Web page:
Causes_of_Irritable_Bowel_Syndrome by MarijanStefanovic


Causes of Irritable Bowel Syndrome.

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Although Irritable Bowel Syndrome is a very common condition, there is no
specific cause. There are many suggestions as to why Irritable Bowel
Syndrome develops in certain individuals but like most things about IBS,
no one knows exactly why.

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No one will give you a specific cause of IBS. Some experts think IBS is a
Motility Disorder. This suggests that IBS patients have an oversensitive
or hyperactive gut and will react to changes influenced by stress, food
and hormones.

With the typical chaotic bowel habit of IBS, it is not surprising that it
is thought of as a motility disorder. The transit time from ingestion of
food to excretion is abnormal.

Sometimes it is slower than normal causing constipation and other times
it is faster causing diarrhoea. IBS is generally divided into two groups,
diarrhoea predominant or constipation predominant. Some have diarrhoea
and constipation alternating.

As a general rule, however, the transit time in IBS is unpredictable and
at any time can be faster or slower, and explains why stools vary in
frequency and consistency from hard pellets to watery and unformed.

Some say IBS is a dietary problem.
Certain foods will trigger IBS and others seem to help.
IBS gives a list of food that triggers IBS and others
that are beneficial. Some items are mentioned in both lists. This is the
nature of IBS.

Just eating food stimulates intestinal muscle activity. This is a normal
action and the most common is the Gastro colic reflex. This reflex is
strongest after breakfast. In IBS, large meals, fatty meals or just the
wrong meal can trigger a very strong gastro colic reflex. This results in
abdominal pains and or diarrhoea.

There is no evidence that food causes IBS but certain foods and the
volume consumed at one time can trigger symptoms.

One suggestion is that the fault that results in IBS resides in the
Nervous System. The gut has a complex network of brain cells called the
Enteric Nervous System. It has more nerve cells than the Spinal Cord.
This "Brain of the Gut" is connected to the Brain. Some researchers
believe that to understand IBS, we have to understand the workings of the
Enteric Nervous System.

The Gut has the richest supply of serotonin in the body. This chemical is
closely connected to the nervous system. At present a lot of research is
focused on gut serotonin receptors.

Serotonin affects the nerves in the intestine and controls contractions
of the smooth muscles of the gut. This result is peristalsis, a smooth
rhythmic contraction along the gut that facilitates the movement of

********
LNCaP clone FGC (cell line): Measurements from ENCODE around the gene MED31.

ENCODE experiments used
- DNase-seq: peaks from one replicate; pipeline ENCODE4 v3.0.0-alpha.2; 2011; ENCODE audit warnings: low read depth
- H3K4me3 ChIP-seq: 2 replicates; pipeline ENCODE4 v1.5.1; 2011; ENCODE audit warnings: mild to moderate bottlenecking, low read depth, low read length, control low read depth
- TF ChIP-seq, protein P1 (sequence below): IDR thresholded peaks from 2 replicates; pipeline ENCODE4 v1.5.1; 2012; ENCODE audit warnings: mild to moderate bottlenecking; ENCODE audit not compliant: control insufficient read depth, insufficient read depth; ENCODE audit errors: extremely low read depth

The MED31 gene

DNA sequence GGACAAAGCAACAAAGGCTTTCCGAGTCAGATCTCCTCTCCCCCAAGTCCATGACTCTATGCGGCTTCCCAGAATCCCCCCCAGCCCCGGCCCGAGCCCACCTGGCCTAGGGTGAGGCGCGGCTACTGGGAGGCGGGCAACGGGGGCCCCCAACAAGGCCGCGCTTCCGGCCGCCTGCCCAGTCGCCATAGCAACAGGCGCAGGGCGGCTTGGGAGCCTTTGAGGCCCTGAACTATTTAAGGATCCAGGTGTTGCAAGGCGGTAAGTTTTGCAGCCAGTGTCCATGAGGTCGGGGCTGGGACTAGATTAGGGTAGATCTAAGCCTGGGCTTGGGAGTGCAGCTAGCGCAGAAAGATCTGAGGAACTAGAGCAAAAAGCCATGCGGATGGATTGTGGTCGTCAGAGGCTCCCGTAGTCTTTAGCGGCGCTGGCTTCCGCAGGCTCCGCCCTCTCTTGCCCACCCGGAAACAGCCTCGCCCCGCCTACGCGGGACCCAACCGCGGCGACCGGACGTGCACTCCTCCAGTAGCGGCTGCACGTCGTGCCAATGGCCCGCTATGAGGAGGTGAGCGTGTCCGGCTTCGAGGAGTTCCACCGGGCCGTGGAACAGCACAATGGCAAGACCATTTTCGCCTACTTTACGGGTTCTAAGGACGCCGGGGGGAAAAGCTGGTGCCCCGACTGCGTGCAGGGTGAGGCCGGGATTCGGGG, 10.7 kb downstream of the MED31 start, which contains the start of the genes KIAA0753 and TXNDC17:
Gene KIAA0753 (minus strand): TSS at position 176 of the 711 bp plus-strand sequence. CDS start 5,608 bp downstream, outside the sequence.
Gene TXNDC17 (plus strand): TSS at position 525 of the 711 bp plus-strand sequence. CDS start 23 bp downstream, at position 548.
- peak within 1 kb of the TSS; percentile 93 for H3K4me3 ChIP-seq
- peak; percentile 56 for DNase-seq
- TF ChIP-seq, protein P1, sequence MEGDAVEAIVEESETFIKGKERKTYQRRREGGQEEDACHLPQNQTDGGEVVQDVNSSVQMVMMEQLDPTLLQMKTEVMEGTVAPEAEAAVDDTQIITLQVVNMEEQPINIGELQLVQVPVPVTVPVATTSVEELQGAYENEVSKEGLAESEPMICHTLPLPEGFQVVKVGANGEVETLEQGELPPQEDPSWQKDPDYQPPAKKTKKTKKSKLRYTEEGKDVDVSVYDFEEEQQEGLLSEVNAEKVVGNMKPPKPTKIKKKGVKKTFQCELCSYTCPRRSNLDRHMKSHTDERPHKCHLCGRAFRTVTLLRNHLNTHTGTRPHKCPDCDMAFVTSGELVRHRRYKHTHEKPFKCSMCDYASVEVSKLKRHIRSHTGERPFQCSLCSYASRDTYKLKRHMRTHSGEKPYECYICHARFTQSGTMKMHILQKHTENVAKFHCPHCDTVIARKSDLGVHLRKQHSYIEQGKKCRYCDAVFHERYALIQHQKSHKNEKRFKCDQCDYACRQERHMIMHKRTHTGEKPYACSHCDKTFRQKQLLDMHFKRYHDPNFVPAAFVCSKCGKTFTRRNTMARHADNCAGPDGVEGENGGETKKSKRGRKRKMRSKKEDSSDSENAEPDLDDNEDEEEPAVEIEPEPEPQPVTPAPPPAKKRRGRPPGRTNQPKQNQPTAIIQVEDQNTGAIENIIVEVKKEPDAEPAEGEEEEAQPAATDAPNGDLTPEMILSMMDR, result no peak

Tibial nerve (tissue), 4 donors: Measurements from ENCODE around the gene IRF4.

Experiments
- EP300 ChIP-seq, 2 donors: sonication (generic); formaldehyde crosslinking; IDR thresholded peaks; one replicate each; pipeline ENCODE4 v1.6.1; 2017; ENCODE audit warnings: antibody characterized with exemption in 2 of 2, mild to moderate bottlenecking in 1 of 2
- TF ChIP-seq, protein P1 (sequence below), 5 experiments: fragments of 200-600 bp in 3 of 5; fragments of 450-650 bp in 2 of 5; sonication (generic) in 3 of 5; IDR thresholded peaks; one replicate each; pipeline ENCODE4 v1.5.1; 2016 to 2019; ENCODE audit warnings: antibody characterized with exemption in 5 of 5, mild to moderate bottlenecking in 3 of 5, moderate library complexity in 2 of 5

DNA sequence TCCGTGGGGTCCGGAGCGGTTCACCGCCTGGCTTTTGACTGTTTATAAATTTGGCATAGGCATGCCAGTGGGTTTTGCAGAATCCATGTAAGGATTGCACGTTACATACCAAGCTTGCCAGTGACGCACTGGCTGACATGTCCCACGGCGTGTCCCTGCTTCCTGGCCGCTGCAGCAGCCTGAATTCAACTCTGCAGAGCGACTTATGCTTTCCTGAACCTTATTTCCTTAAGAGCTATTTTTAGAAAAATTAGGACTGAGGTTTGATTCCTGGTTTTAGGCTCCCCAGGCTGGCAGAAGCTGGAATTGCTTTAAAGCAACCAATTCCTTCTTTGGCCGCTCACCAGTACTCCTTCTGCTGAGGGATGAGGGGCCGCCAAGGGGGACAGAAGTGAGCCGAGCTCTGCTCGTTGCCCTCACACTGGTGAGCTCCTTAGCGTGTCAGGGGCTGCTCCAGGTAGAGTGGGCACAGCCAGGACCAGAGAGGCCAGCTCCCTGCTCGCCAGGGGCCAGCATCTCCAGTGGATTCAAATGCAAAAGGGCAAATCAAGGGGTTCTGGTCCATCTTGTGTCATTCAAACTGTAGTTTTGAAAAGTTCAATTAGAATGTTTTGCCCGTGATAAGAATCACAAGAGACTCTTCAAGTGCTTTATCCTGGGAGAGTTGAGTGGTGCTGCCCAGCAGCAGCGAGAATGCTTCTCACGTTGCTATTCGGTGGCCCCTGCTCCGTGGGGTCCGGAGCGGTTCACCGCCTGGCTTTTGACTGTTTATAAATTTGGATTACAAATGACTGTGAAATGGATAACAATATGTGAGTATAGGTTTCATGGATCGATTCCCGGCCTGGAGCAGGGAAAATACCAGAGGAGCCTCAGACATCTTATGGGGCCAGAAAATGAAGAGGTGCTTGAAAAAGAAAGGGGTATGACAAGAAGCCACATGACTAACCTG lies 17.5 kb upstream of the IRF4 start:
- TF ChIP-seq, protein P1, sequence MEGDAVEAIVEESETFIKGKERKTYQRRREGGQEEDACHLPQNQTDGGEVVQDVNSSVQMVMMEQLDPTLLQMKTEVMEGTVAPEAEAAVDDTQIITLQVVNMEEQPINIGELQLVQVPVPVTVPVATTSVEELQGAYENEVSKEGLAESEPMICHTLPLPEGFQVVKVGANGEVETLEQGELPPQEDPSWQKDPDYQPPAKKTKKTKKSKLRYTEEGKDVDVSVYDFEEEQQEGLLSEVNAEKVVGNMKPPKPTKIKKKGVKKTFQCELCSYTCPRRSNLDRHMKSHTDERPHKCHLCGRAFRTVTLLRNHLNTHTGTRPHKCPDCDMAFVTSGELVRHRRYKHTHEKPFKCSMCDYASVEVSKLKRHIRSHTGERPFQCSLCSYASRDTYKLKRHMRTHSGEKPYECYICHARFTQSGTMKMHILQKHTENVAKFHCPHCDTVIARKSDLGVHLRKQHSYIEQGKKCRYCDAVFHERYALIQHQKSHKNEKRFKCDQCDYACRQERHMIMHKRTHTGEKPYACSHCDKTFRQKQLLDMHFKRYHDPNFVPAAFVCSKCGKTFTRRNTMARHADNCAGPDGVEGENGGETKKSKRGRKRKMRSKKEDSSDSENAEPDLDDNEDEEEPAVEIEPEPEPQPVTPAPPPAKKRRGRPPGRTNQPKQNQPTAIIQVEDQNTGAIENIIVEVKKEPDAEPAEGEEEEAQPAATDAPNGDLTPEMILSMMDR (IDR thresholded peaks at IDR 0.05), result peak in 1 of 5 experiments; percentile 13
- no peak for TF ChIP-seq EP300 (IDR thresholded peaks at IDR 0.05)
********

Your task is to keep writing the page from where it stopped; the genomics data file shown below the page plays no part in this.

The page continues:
faecal matter along the large bowel.
Low levels of serotonin lead to constipation and higher than normal
levels cause diarrhoea.

If the gut and the brain is interconnected by the Gut Brain Axis, then
various factors that affect the Central Nervous System (Brain), can
affect events in the gut. This includes psychological factors such as
anxiety, stress and depression. In addition psychological trauma such as
physical, emotional and sexual abuse can affect the gut. Statistics show
that there is a greater incidence of psychological trauma and
disturbances in IBS. It is suggested that in addition to treating the
IBS, treating the other issues will give better long-term results.

Gastroenteritis and IBS: Between 20-30% of patients who develop severe
gastroenteritis will go on to develop IBS. The common infective organisms
are Campylobacter jejuni, Salmonella shigella, and Escherichia coli.
Gastroenteritis results in inflammation of the gut lining resulting in an
overproduction of serotonin. In the thirty percent that develops IBS, the
serotonin imbalance continues.

In some women, symptoms fluctuate during the menstrual cycle. The two
hormones that control the menstrual cycle are oestrogen and progesterone.
These hormones can affect the colon and the passage of residue al ong the
gut. In some women IBS is worse at certain stage of their cycle.

Prof. Jonathan Brostoff of Middlesex Hospital believes that yeast is
involved in some cases of IBS. These patients have reduced levels of
friendly bacteria, Lactobacilli and Bifidobacteria in their large bowel.
This results in overgrowth of Candida

Low yeast diets have been promoted for IBS. This diet involves stopping
cheese, all cheese not just blue cheese, and change bread to soda bread,
scones, chapattis and any other unleavened bread. Sugar should be
avoided. Avoid alcoholic drinks but spirits are distilled to a high level
and have little or no yeast. Consume in moderation.

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